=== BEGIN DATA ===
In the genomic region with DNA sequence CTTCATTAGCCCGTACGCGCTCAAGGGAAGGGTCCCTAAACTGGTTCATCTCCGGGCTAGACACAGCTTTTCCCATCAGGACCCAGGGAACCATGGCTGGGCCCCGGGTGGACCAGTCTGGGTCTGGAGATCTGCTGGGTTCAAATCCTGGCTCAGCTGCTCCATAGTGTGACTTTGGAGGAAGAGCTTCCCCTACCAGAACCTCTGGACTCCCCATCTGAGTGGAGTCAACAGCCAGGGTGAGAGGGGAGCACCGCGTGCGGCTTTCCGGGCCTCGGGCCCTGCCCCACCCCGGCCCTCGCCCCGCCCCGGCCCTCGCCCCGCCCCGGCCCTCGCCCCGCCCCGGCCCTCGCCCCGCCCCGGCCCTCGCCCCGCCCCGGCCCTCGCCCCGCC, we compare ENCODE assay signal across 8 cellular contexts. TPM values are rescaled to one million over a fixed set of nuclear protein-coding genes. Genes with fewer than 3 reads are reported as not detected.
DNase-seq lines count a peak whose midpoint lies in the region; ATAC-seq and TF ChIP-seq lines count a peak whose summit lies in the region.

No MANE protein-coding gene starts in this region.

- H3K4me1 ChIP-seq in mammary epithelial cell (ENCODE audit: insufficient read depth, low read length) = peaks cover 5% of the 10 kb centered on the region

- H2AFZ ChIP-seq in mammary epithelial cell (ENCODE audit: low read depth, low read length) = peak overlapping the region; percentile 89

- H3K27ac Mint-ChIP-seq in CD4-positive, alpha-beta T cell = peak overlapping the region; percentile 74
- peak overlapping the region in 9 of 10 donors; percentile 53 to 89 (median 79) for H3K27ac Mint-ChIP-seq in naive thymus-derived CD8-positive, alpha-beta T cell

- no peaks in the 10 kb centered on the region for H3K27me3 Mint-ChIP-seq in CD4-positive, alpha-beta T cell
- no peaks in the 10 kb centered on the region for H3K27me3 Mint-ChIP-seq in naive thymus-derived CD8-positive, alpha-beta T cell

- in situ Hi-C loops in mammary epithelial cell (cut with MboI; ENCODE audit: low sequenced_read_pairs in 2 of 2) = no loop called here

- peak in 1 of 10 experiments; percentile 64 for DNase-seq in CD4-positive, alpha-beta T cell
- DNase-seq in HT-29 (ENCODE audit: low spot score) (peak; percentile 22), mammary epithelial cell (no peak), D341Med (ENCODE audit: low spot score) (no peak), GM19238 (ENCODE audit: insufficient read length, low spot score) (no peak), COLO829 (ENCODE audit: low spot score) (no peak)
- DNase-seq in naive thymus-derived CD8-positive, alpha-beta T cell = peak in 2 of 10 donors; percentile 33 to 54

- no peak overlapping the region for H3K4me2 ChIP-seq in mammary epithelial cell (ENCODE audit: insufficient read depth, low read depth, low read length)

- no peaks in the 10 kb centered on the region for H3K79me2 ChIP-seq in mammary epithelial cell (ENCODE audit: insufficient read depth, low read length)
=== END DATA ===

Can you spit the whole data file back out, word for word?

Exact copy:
In the genomic region with DNA sequence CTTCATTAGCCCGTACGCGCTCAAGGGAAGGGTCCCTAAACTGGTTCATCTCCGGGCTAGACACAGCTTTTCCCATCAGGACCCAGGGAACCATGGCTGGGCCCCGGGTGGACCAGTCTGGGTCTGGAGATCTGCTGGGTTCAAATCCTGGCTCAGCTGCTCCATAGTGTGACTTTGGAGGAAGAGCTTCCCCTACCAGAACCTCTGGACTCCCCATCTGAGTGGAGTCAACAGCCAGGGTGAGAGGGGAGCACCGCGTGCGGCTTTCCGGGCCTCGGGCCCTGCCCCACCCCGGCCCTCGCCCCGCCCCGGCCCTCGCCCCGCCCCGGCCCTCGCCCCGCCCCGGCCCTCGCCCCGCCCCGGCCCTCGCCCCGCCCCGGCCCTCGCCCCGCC, we compare ENCODE assay signal across 8 cellular contexts. TPM values are rescaled to one million over a fixed set of nuclear protein-coding genes. Genes with fewer than 3 reads are reported as not detected.
DNase-seq lines count a peak whose midpoint lies in the region; ATAC-seq and TF ChIP-seq lines count a peak whose summit lies in the region.

No MANE protein-coding gene starts in this region.

- H3K4me1 ChIP-seq in mammary epithelial cell (ENCODE audit: insufficient read depth, low read length) = peaks cover 5% of the 10 kb centered on the region

- H2AFZ ChIP-seq in mammary epithelial cell (ENCODE audit: low read depth, low read length) = peak overlapping the region; percentile 89

- H3K27ac Mint-ChIP-seq in CD4-positive, alpha-beta T cell = peak overlapping the region; percentile 74
- peak overlapping the region in 9 of 10 donors; percentile 53 to 89 (median 79) for H3K27ac Mint-ChIP-seq in naive thymus-derived CD8-positive, alpha-beta T cell

- no peaks in the 10 kb centered on the region for H3K27me3 Mint-ChIP-seq in CD4-positive, alpha-beta T cell
- no peaks in the 10 kb centered on the region for H3K27me3 Mint-ChIP-seq in naive thymus-derived CD8-positive, alpha-beta T cell

- in situ Hi-C loops in mammary epithelial cell (cut with MboI; ENCODE audit: low sequenced_read_pairs in 2 of 2) = no loop called here

- peak in 1 of 10 experiments; percentile 64 for DNase-seq in CD4-positive, alpha-beta T cell
- DNase-seq in HT-29 (ENCODE audit: low spot score) (peak; percentile 22), mammary epithelial cell (no peak), D341Med (ENCODE audit: low spot score) (no peak), GM19238 (ENCODE audit: insufficient read length, low spot score) (no peak), COLO829 (ENCODE audit: low spot score) (no peak)
- DNase-seq in naive thymus-derived CD8-positive, alpha-beta T cell = peak in 2 of 10 donors; percentile 33 to 54

- no peak overlapping the region for H3K4me2 ChIP-seq in mammary epithelial cell (ENCODE audit: insufficient read depth, low read depth, low read length)

- no peaks in the 10 kb centered on the region for H3K79me2 ChIP-seq in mammary epithelial cell (ENCODE audit: insufficient read depth, low read length)